Lad culture loses its grip as the boys do better

Warwick Mansell

Boys are finally closing the gender results gap - is this the start of a fundamental shift in male attitudes to schoolwork?

Years of trying to persuade boys of the value of hard work are paying off, though it may be too early to celebrate the demise of "laddish culture", teachers' leaders said this week.

The claim came after A-level results revealed that girls' lead over their male classmates, in the proportion of entries gaining A grades and those passing the exam, narrowed this year.

The pass rate among boys was 95 per cent this year, up 0.7 percentage points on 2003, while the comparable figure for girls rose only 0.4 points to 96.8 per cent.

Some 21 per cent of boys' entries were given As this year, up one point, compared to a 0.8 point increase for girls, to 23.7 per cent. Boys' results also improved faster than girls' at AS.

David Hart, general secretary of the National Association of Head Teachers, said initiatives such as single-sex classes in the early secondary years and trying to change boys' general attitudes to work may now be bearing fruit.

He said: "This is the first evidence we have had at A-level that boys are beginning to understand that it is not particularly clever to underachieve.

I hope it is the end of the laddish culture."

The week was dominated by the annual debate about whether rising pass rates meant lower standards (see Spin Watch below).

Ellie Johnson Searle, director of the Joint Council for General Qualifications, added a new dimension by appearing to admit that pupil choice of subjects, as well as good teaching and hard work, lay behind the improvements.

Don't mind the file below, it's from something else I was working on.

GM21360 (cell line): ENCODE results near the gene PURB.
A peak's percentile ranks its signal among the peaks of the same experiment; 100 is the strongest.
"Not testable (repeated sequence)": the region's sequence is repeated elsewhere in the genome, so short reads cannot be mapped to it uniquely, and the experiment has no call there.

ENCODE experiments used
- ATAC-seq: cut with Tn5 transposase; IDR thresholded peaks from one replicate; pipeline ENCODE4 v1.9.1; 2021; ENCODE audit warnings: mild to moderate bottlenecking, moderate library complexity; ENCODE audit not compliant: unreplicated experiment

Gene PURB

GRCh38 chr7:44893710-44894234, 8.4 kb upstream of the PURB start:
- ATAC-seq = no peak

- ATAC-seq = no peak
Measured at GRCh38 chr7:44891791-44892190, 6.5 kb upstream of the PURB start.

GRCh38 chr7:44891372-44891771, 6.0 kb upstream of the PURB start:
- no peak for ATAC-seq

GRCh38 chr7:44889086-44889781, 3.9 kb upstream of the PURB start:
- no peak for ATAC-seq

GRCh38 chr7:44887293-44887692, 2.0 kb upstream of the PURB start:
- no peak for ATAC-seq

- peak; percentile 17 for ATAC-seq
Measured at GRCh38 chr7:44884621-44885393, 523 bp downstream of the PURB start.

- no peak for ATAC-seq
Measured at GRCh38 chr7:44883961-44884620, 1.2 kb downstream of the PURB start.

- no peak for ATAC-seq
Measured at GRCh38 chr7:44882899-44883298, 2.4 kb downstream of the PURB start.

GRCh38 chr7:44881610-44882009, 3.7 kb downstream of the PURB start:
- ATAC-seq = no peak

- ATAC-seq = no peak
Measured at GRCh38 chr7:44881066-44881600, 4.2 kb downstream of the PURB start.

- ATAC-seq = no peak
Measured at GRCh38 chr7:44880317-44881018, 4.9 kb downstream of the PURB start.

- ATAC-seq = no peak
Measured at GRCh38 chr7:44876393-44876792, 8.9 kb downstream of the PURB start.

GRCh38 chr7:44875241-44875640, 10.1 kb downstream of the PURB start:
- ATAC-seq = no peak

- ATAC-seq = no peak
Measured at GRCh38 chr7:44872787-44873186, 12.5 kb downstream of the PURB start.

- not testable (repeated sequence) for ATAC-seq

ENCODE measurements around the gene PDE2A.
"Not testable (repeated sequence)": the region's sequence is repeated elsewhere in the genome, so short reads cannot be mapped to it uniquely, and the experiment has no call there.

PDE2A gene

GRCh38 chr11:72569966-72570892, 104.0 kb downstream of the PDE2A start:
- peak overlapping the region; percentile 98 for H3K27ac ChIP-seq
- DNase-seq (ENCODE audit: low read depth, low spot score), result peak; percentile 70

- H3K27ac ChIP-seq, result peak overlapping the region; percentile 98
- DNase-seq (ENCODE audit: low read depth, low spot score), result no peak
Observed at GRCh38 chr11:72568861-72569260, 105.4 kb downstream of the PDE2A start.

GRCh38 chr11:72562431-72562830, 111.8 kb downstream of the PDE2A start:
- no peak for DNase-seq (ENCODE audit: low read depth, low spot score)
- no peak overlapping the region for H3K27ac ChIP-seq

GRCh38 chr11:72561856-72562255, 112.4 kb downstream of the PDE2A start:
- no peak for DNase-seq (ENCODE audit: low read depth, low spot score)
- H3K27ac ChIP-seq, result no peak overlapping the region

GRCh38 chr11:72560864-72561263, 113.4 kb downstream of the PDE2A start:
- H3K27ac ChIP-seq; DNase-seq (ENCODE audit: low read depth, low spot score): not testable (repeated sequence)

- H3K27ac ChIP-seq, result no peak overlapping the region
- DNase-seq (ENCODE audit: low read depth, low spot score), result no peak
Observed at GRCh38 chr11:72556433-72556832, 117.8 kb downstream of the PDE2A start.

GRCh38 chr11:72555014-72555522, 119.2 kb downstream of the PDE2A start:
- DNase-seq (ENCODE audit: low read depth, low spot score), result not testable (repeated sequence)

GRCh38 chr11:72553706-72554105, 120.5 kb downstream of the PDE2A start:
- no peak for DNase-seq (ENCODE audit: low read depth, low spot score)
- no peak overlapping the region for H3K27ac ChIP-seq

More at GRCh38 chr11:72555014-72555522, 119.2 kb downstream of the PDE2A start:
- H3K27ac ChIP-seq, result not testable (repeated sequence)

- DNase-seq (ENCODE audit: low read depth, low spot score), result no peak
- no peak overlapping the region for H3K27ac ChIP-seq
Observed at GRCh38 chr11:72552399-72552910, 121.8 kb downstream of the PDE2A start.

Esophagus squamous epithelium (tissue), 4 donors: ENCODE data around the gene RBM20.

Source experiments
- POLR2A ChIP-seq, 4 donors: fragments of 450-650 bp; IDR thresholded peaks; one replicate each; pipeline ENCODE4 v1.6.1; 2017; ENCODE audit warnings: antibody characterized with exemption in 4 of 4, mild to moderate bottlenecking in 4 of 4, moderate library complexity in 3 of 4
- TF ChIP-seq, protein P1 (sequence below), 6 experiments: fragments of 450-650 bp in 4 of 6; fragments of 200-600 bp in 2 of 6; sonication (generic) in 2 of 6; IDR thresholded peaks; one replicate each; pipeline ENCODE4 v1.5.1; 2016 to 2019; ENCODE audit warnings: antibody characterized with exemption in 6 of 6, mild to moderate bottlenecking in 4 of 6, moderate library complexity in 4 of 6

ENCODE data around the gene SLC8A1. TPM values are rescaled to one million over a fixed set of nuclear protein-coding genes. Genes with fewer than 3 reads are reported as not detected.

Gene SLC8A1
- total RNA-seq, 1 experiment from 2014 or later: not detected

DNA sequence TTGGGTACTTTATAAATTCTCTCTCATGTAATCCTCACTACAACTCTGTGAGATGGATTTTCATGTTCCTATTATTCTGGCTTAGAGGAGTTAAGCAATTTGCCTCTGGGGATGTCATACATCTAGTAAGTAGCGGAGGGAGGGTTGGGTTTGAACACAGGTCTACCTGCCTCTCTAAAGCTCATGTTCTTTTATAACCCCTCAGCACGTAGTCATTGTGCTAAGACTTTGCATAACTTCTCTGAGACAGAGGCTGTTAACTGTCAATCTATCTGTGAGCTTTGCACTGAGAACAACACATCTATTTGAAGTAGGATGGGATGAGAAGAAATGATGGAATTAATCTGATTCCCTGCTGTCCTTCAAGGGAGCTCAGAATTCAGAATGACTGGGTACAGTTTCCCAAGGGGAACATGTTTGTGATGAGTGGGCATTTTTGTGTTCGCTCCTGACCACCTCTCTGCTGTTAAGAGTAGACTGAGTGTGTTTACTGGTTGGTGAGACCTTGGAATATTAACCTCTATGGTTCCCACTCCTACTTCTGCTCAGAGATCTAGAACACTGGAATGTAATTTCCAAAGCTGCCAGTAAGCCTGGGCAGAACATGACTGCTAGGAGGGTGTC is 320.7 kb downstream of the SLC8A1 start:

She said: "Most students are making very informed choices (at the end of the first year) about moving forward with the three subjects they are best at. It's one of the big advantages of having that AS benchmark at the end of the first year."

But the most worrying aspect for the Government is the continuing drop in entries for French and German. The numbers taking German fell 8 per cent to 6,390, compared to a high of 11,338 in 1992 (see table opposite).

French entries dropped 2.4 per cent, to 15,149, against 31,261 12 years ago. At AS, entries for French fell 5 per cent, while German dropped 8 per cent.

Spanish partly compensated, A2 entries rising 3.2 per cent to 5,966, making it almost as popular as German. There was also a 6 per cent rise in numbers taking minority languages.

CILT, the National Centre for Languages, says that pupils' belief that English is spoken all over the world may be leading them to conclude mistakenly that it is not worth studying a foreign language.

Physics entries fell 6 per cent to 28,698, candidate numbers having fallen by 5,000 since 1998.

There was better news for maths, with A2 entry numbers rising 4 per cent to 52,788 after slumping by 12,000 in 2002. Religious studies had the biggest entry rise, 14 per cent, to 14,418 candidates, probably driven by the popularity of the recently-introduced short GCSE in the subject.

Some pupils achieved exceptional A-level results against the odds. For the first time ever, Tower Hamlets College, in one of the most deprived areas of Britain, has five students with offers from Cambridge.

Meanwhile, the Tories said this week they would remove students' ability to resit A-level modules as many times as they want, a right which some say has contributed to grade inflation.

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Warwick Mansell

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